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Electrodes modified with molecular catalysts for the electrochemical reduction of CO2 to CO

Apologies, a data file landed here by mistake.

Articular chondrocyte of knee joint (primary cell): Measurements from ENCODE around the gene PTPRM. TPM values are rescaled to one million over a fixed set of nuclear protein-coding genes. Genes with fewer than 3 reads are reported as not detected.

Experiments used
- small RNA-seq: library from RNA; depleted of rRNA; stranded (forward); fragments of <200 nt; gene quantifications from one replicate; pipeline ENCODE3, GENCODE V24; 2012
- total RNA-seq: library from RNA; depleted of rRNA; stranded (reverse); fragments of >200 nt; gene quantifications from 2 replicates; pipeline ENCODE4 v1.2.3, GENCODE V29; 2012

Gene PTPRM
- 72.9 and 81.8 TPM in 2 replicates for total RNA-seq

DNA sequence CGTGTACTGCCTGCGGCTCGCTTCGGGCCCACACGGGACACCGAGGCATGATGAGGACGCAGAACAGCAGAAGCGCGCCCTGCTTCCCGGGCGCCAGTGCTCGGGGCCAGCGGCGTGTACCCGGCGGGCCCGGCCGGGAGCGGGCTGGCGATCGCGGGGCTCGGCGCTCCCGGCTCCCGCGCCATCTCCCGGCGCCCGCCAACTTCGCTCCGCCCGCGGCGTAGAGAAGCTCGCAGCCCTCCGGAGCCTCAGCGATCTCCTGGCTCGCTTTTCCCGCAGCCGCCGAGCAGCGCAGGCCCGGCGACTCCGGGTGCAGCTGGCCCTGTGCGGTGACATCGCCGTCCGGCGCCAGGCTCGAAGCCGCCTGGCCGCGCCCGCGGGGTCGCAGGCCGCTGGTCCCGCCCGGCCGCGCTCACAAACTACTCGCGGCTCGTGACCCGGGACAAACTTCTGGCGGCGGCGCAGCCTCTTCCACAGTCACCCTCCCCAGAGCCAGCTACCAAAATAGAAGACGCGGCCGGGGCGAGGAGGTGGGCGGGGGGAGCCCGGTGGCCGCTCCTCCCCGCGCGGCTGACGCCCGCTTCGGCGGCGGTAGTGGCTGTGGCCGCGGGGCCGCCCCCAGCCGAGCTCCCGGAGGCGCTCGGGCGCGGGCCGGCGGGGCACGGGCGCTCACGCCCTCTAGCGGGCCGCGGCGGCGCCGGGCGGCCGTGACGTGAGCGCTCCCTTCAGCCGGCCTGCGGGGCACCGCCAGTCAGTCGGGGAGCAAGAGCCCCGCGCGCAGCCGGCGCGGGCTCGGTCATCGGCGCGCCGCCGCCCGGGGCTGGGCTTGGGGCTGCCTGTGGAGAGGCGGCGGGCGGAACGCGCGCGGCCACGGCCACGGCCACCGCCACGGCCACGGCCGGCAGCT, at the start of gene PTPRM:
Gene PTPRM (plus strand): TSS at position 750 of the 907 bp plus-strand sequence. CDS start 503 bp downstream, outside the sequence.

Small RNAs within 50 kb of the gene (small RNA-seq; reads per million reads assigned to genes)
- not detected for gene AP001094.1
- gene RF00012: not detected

The majority of our energy needs depends on non-sustainable fuels: coal, oil and natural gas. Carbon dioxide that comes from fossil fuels accounts for 65% of greenhouse gas emission that plays a major role in climate change. Therefore, the development of an alternative carbon cycle that includes production of sustainable fuels should be the priority for the future of our planet. The electrochemical CO2 reduction is a promising pathway from both economic and environmental points of view. The main challenge to implement this technology at an industrial scale is to find the catalyst that will be robust, selective with high conversion efficiency. This thesis described multiple approaches to solving this problem. One of the most effective electrocatalytic systems for the electrochemical reduction of CO2 to CO was described in Chapter 2 of this thesis, where Re(tBu-bpy)(CO)3Cl molecular catalyst was incorporated into the structure of MWCNTs and obtain all advantages of both homogeneous and heterogeneous catalysis. This system is considered to be one of the most selective and robust among other developed CO2 electroreduction systems. This heterogeneous system was developed under the support of NASA/JPL as an alternative for the current technology that is being tested on planet Mars, where the CO2 gas represents 90-95% of the Martian atmosphere. The Mars Oxygen In-Situ Resource Utilization Experiment is better known as MOXIE reduces CO2 to CO and produces Oxygen gas that is vital for supporting human life during the interstellar missions. This device utilizes yttria-stabilized zirconia and operates at 700C. Thus, the development of an alternative electrochemical device that operates at room temperature is of a great interest and a serious challenge. Chapter 2 of this thesis describes the main breakthrough in the development of a key part of this device that represents the cathode at which selective CO2 reduction to CO occurs. The development of the anode that will electrochemically produce O2 and building a complete device are among future challenges.

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